Public or Private Property with CCTV:
Once you are being recorded ANYWHERE. You are also entitled to record. By placing CCTV or using any other recording device. They have now automatically consented to being recorded because they are recording themselves and their interactions while also recording you. They cannot stop you from recording them, if they are recording you.
Your recording also does not have to be open and visible. You can record them in a concealed manner should you wish as again, they have already consented to being recorded.
So for example, a security officer in a shop with CCTV installed cannot refuse to let you record them. They have already consented to being recorded by the CCTV in the shop. Especially considering they knew it was there when they both took the job and / or when they started the shift. This is even more true if they are wearing personal bodycams.
Anyone recording you, cannot in turn refuse to be recorded.
When you walk on to private property. Assuming there are no visible CCTV or signs saying you are being recorded. This is the only time people can refuse to allow you to record them, and vice versa. However, once a recording device of any kind comes out by the owner of that property. They have now lost their right to privacy and in turn given consent to being recorded.
Even if on private property. Once you can see CCTV of any kind. The owner of that property cannot refuse to be recorded by you if you choose. As they have already consented to being recorded.
You do not get to choose who can or cannot record you.
Once you consent to being recorded, anyone can record you.
You cannot just walk on to such a property with a recording device. Neither obvious or especially concealed. Without first getting permission from the owner. Well, actually you can conceal your recording device. But you’ll never be able to use in court, or make public what you record without their consent. No matter what crimes you may record being committed. All evidence must be obtained legally or the case can be dismissed.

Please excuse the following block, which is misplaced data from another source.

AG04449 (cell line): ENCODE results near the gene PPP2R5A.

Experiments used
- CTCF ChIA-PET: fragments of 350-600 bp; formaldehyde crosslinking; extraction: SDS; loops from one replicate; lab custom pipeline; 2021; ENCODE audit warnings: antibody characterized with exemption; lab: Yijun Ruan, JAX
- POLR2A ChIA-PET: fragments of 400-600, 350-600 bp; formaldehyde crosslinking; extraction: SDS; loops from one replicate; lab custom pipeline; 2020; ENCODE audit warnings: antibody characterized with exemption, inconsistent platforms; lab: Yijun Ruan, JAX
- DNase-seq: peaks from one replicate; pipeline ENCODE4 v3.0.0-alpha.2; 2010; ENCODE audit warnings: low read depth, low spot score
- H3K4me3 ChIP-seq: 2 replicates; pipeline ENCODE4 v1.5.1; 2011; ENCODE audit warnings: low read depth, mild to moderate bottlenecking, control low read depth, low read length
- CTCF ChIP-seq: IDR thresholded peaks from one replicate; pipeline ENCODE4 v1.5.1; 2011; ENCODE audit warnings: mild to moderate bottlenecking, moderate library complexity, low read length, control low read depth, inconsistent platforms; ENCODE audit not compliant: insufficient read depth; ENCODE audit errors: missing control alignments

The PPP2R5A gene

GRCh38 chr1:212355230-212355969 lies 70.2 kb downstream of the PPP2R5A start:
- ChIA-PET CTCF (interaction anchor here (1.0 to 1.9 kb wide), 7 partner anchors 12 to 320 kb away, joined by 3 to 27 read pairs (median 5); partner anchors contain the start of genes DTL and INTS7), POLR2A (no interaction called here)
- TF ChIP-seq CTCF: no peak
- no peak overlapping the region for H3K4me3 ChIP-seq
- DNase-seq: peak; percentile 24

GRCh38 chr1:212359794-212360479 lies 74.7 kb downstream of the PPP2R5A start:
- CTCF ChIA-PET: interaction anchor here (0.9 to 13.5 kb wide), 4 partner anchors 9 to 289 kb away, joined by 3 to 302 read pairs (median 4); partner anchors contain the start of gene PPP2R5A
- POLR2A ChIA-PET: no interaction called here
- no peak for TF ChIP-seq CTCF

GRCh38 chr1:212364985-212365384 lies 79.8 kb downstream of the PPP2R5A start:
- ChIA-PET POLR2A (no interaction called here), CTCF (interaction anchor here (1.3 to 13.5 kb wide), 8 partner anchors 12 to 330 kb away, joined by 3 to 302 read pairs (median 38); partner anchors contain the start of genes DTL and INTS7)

Again, all this also applies to you or the other party as the case may be.
Anyone working in the performance of their duties who are public servants cannot refuse to be recorded. This is because they are paid with public funds. You as a member of the public and provider of those funds have a right to document their actions.
This includes but is not limited to Garda, council workers, regulatory bodies (TV licence inspectors etc).
Anywhere in public. Also in private where you see a CCTV or a public servant. You are entitled to record.
If a Garda asks you to stop recording, you can refuse. You may be arrested and charged with any number of minor offenses. But it will be dismissed. These are simply intimidation tactics.
Personal Body Cams:
As you are in the public, and as such almost always being recorded. I would recommend that everyone obtain and use personal body cams similar to those used by security officers. Especially if they are expecting any kind of authorities or confrontational interactions, for example at protests. They are not expensive for the protections they provide. Especially in a world that is getting less safe mostly due to the corruption and insidious manipulation that is happening.